Via Digital Inspiration
Apple’s marketing strategy for a new product (like the iPad) works something like this:
Phase 1 – Steve Jobs will announce the product in an “invite-only” event weeks before the product is actually due for shipping.
Phase 2 – Apple will send review units to a very select group of people (let’s call them the Inner Circle). These reviewers get to test the product (secretly) for days and, on a pre-decided date, they can push their reviews online.
Phase 3 – Consumers can now buy the product. That’s the day when you see long queues of people camping outside the Apple retail stores.
We’re still in Phase II of the iPad launch – the first reviews are in and everyone seems to be pretty impressed with the Apple Tablet Slate.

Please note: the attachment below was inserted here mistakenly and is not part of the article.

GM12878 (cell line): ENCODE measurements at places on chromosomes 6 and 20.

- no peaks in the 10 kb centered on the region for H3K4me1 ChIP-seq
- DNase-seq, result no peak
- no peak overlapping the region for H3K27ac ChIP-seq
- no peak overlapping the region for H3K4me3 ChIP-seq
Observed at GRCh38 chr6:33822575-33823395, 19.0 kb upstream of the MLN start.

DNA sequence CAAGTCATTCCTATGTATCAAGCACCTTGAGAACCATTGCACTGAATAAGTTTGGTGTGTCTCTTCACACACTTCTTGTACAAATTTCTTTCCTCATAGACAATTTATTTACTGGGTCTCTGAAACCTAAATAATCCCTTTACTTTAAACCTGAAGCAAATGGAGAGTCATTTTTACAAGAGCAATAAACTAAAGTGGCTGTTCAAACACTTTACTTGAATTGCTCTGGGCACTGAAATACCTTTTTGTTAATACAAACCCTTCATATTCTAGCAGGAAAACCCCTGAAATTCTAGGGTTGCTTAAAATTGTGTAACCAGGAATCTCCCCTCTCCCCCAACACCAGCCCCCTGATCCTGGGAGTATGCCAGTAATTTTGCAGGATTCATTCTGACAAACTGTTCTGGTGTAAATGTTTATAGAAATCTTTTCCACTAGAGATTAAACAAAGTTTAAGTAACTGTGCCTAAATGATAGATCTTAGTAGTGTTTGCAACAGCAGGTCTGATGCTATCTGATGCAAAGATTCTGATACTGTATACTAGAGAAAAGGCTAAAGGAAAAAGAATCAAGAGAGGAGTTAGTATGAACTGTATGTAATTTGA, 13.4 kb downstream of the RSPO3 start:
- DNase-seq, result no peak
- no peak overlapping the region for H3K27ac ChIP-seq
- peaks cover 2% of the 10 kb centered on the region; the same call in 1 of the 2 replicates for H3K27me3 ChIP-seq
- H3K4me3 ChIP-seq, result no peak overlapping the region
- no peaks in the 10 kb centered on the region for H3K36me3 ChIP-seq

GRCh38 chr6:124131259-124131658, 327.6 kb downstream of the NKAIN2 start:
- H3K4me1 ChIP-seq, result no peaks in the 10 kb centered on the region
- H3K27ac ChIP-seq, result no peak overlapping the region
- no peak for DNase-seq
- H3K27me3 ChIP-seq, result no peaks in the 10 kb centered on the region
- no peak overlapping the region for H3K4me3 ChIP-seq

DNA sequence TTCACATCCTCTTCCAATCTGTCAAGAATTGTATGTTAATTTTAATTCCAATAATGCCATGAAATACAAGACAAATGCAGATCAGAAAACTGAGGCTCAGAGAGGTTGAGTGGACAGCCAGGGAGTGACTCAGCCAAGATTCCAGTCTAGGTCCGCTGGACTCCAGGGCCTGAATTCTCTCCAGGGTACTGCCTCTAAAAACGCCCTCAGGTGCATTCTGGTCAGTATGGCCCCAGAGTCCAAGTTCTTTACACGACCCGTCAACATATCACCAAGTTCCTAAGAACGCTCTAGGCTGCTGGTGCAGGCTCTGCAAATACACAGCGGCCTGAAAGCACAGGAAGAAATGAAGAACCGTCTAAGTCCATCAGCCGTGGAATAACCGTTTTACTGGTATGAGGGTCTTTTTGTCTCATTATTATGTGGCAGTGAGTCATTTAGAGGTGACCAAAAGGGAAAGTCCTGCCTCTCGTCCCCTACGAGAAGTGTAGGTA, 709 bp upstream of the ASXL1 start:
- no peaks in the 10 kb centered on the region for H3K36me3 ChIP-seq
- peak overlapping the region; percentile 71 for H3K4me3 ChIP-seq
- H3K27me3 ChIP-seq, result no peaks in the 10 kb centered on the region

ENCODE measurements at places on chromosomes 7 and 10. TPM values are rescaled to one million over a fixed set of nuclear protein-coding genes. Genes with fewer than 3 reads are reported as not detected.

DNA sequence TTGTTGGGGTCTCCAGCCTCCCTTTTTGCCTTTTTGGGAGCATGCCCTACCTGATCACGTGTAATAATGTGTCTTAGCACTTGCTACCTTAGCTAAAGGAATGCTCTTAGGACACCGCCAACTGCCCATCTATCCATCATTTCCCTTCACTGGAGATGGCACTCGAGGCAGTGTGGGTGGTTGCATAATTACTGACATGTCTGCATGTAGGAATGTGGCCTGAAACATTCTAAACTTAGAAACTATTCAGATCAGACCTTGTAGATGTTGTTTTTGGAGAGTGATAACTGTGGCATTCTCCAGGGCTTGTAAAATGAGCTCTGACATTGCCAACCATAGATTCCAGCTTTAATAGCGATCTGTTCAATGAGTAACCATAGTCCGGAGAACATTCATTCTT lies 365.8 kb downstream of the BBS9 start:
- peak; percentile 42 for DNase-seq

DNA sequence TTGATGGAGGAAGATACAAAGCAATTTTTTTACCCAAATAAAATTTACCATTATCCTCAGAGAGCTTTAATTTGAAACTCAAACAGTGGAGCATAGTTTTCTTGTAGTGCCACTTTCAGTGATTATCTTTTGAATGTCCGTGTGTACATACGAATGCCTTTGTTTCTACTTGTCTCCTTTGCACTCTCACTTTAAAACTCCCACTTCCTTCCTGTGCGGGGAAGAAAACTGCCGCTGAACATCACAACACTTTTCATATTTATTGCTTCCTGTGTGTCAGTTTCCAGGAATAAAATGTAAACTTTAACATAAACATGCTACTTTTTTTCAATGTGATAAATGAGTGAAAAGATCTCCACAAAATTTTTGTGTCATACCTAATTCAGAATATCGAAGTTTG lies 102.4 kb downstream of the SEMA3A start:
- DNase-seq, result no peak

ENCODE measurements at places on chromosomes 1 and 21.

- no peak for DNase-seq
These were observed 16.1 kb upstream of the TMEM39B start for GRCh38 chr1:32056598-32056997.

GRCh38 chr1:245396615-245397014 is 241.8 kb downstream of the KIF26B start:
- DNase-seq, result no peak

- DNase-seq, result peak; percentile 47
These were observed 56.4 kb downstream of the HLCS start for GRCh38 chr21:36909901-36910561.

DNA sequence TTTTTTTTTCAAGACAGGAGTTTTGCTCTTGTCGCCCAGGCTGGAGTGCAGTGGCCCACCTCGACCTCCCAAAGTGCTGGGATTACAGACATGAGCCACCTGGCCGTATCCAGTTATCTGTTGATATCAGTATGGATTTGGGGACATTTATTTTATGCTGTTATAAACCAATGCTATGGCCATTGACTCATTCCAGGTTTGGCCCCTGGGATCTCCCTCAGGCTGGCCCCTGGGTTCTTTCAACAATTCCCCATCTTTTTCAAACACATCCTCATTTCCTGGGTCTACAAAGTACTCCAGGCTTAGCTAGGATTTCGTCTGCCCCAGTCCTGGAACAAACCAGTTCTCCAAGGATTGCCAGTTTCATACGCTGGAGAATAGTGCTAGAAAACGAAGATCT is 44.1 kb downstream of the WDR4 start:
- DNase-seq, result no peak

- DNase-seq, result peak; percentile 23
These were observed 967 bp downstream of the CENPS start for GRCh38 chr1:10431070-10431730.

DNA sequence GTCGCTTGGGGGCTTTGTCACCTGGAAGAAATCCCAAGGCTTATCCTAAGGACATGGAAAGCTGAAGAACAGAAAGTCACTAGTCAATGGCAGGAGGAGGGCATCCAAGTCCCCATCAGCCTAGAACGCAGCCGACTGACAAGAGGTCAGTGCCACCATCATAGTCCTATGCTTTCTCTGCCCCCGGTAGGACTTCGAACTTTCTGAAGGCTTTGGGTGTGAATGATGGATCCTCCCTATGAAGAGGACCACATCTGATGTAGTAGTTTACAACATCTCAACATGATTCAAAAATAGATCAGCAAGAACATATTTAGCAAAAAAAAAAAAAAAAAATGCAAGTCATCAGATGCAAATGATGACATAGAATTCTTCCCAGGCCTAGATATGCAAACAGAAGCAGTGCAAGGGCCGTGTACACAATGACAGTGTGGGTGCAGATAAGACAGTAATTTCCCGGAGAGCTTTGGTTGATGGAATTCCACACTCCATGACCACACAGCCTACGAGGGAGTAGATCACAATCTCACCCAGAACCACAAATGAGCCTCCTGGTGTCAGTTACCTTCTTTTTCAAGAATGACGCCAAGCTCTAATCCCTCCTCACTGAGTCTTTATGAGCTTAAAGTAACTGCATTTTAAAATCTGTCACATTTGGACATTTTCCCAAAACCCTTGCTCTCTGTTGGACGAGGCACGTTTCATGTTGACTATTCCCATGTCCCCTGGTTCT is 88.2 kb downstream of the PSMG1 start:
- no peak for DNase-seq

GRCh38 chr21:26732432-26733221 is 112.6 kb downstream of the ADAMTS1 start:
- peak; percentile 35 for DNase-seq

The Inner Circle of Steve Job
If you compare the launch of iPad with a previous Apple product (say iPhone), you’ll notice one major change – Apple seems to have expanded their “inner circle” and, for the first time, they’ve sent review units to at least one person who is a popular blogger but not part of the mainstream media.
The list now has 10 names including (clockwise):
- The Wall Street Journal (Walt Mossberg)
- The New York Times (David Pogue)
- USA Today (Jefferson Graham & Edward Baig)
- Boing Boing (Xeni Jardin)
- The Root (Omar Wasow)
- TIME (Stephen Fry)
- PC Magazine (Tim Gideon)
- ABC News (Neal Karlinsky)
- Houston Chronicle (Bob LeVitus)
- Chicago Sun Times (Andy Ihnatko)
AOL’s Engadget and Gawker’s Gizmodo are the biggest gadget sites in the world and they probably draw more eyeballs that most mainstream websites put together but they’re not part of the Jobs’ circle yet.